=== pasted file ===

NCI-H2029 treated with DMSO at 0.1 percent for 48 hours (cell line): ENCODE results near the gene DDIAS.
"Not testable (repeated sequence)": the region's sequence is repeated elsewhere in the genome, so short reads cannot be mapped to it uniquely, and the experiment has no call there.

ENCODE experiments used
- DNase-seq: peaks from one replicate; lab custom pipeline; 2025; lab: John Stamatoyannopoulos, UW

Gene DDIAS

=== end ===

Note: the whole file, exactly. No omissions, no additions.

NCI-H2029 treated with DMSO at 0.1 percent for 48 hours (cell line): ENCODE results near the gene DDIAS.
"Not testable (repeated sequence)": the region's sequence is repeated elsewhere in the genome, so short reads cannot be mapped to it uniquely, and the experiment has no call there.

ENCODE experiments used
- DNase-seq: peaks from one replicate; lab custom pipeline; 2025; lab: John Stamatoyannopoulos, UW

Gene DDIAS